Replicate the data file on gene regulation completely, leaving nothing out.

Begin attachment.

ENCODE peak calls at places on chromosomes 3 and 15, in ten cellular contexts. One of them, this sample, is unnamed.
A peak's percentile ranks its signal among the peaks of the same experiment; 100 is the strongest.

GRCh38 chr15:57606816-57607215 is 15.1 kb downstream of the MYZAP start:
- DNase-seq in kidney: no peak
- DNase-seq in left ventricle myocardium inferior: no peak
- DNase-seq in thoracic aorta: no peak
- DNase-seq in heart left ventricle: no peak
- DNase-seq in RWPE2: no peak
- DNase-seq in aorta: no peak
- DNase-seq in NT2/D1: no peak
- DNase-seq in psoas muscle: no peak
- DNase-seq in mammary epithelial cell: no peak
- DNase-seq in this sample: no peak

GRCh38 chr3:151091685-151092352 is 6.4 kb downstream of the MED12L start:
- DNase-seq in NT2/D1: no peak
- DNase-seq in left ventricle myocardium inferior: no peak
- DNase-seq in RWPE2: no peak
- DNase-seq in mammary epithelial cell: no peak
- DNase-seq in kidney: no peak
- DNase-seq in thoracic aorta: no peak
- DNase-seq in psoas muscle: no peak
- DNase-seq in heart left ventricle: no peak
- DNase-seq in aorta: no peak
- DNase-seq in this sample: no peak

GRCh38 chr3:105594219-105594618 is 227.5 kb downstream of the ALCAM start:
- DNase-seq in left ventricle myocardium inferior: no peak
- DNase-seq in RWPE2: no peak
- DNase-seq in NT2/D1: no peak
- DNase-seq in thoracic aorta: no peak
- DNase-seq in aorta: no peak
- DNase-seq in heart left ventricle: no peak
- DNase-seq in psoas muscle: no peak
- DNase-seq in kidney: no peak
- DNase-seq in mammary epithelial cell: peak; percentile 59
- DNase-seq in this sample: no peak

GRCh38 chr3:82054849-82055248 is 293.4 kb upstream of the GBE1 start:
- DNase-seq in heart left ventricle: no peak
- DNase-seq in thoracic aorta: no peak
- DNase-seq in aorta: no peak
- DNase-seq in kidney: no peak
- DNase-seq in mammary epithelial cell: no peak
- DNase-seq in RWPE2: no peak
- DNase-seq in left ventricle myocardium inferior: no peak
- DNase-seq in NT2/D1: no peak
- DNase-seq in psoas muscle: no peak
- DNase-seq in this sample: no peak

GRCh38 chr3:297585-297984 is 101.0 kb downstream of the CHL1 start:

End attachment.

ENCODE peak calls at places on chromosomes 3 and 15, in ten cellular contexts. One of them, this sample, is unnamed.
A peak's percentile ranks its signal among the peaks of the same experiment; 100 is the strongest.

GRCh38 chr15:57606816-57607215 is 15.1 kb downstream of the MYZAP start:
- DNase-seq in kidney: no peak
- DNase-seq in left ventricle myocardium inferior: no peak
- DNase-seq in thoracic aorta: no peak
- DNase-seq in heart left ventricle: no peak
- DNase-seq in RWPE2: no peak
- DNase-seq in aorta: no peak
- DNase-seq in NT2/D1: no peak
- DNase-seq in psoas muscle: no peak
- DNase-seq in mammary epithelial cell: no peak
- DNase-seq in this sample: no peak

GRCh38 chr3:151091685-151092352 is 6.4 kb downstream of the MED12L start:
- DNase-seq in NT2/D1: no peak
- DNase-seq in left ventricle myocardium inferior: no peak
- DNase-seq in RWPE2: no peak
- DNase-seq in mammary epithelial cell: no peak
- DNase-seq in kidney: no peak
- DNase-seq in thoracic aorta: no peak
- DNase-seq in psoas muscle: no peak
- DNase-seq in heart left ventricle: no peak
- DNase-seq in aorta: no peak
- DNase-seq in this sample: no peak

GRCh38 chr3:105594219-105594618 is 227.5 kb downstream of the ALCAM start:
- DNase-seq in left ventricle myocardium inferior: no peak
- DNase-seq in RWPE2: no peak
- DNase-seq in NT2/D1: no peak
- DNase-seq in thoracic aorta: no peak
- DNase-seq in aorta: no peak
- DNase-seq in heart left ventricle: no peak
- DNase-seq in psoas muscle: no peak
- DNase-seq in kidney: no peak
- DNase-seq in mammary epithelial cell: peak; percentile 59
- DNase-seq in this sample: no peak

GRCh38 chr3:82054849-82055248 is 293.4 kb upstream of the GBE1 start:
- DNase-seq in heart left ventricle: no peak
- DNase-seq in thoracic aorta: no peak
- DNase-seq in aorta: no peak
- DNase-seq in kidney: no peak
- DNase-seq in mammary epithelial cell: no peak
- DNase-seq in RWPE2: no peak
- DNase-seq in left ventricle myocardium inferior: no peak
- DNase-seq in NT2/D1: no peak
- DNase-seq in psoas muscle: no peak
- DNase-seq in this sample: no peak

GRCh38 chr3:297585-297984 is 101.0 kb downstream of the CHL1 start: